Khalasis have been the traditional boat builders based in Malabar region for over 5000 years.
This can be seen only in Beypore, near Kozhikode. The 1500 years old tradition vanished elsewhere in the world. An expert team of about 30 takes minimum 2 years to make a vessel in wood. Locally called uru, this Arabian shipping vessel is faded from the scene.
Eight kilometers from Kozhikode (Calicut), Beypore could pass off as just another suburb at first glance; however at a closer look, the rich history of this town would start to unfurl. You can see the tell tale signs of this flourishing industry in its many shops that sell the model of ships and huge iron anchors lying on either side of the road. These magnificent masterpieces in wood take shape in the many tall thatched sheds dotting the banks of the River Chaliyam. Ever since Vasco da Gama landed in 1498 in Kappad beach, the Malabar Coast registered its name in the maritime map.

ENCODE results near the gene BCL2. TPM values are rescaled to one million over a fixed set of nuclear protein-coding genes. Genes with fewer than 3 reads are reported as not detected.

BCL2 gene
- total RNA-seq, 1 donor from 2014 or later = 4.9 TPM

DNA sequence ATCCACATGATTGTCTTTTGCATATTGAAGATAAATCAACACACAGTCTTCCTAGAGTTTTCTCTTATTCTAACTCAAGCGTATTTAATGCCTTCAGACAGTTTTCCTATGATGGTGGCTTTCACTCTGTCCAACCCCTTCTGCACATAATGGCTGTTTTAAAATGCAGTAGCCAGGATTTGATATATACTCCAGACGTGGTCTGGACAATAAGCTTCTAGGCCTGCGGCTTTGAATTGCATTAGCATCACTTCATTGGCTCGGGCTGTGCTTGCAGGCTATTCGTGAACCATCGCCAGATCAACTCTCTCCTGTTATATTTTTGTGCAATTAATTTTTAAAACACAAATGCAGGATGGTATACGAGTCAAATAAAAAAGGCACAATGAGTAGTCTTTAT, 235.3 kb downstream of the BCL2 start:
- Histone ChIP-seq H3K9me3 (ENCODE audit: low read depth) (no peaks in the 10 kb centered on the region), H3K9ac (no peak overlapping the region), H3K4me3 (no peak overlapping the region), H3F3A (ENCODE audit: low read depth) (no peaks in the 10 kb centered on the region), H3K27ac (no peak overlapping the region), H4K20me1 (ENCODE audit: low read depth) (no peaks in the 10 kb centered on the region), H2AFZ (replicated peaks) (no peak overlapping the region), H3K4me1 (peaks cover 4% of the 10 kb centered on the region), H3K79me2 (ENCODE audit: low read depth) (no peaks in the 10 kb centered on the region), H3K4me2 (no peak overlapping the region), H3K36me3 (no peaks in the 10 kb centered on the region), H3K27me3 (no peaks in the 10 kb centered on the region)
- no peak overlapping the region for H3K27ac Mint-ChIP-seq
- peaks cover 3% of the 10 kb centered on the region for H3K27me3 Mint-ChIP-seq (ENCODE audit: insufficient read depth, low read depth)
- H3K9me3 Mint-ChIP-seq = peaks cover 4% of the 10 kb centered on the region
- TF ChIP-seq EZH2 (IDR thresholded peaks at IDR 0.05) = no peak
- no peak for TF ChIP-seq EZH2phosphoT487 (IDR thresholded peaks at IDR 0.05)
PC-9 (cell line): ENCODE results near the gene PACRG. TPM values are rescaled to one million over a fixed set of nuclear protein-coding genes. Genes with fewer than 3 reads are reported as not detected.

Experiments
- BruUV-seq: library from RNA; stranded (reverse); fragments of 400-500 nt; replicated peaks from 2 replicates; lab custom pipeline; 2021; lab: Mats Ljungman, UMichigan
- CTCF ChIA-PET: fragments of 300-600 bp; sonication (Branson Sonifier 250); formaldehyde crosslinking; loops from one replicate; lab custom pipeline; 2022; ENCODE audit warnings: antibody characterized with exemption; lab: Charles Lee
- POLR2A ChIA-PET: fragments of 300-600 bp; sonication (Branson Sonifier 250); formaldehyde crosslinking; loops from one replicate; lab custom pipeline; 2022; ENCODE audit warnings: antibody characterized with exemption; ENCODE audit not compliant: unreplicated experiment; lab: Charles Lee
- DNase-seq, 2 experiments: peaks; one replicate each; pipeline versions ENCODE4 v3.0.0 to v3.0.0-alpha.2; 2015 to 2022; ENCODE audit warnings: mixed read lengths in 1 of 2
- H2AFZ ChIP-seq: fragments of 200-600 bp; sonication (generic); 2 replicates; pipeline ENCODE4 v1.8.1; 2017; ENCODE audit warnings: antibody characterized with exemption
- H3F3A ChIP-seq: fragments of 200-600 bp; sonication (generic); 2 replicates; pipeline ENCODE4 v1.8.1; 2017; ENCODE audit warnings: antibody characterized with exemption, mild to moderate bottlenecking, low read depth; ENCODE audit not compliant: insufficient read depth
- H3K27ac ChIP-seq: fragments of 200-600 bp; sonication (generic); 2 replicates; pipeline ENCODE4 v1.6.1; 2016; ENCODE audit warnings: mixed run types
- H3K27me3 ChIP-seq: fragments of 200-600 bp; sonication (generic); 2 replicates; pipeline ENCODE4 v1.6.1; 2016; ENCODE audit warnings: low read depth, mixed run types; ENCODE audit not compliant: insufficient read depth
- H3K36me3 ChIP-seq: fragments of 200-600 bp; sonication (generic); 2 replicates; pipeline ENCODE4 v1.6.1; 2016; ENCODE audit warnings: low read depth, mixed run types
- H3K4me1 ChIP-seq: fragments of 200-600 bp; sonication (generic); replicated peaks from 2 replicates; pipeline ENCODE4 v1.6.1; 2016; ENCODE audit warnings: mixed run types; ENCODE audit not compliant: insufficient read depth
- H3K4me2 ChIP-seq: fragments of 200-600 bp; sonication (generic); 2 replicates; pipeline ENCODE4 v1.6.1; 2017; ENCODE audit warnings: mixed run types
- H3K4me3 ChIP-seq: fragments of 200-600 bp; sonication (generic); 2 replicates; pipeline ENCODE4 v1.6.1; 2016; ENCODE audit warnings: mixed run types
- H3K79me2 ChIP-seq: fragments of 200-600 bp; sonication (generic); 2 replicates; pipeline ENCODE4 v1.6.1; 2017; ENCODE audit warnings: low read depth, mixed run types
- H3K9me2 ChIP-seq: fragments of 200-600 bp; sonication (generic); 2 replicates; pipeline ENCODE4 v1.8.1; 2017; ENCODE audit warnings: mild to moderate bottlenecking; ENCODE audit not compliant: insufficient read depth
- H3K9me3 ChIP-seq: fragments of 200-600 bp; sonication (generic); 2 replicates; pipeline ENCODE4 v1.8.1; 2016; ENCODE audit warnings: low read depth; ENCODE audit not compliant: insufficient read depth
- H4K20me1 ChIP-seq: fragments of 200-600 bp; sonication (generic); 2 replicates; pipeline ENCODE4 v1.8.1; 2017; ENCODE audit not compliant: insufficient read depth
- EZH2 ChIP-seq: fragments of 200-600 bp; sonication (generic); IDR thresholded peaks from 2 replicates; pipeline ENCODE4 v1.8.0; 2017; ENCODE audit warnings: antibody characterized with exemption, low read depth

Khalasis have been the traditional boat builders based in Malabar region for over 5000 years. The Portuguese traded spices through sea routes in these massive, hand -made country boats called dhows. Beypore forms the hub of dhow making and these exceptional boats and the rich tradition have attracted international acclaim and has stood the test of time by continuing well into the 21st century.
The master craftsmen of khalasis use certain Sanskrit shlokas as their guide to ship building; nothing has been documented on paper for posterity. Even today, the formula of dhow making remains a closely guarded secret that is handed over from generations to generation. Today, only four master craftsmen are left behind, with Bavamoopan leading the pack.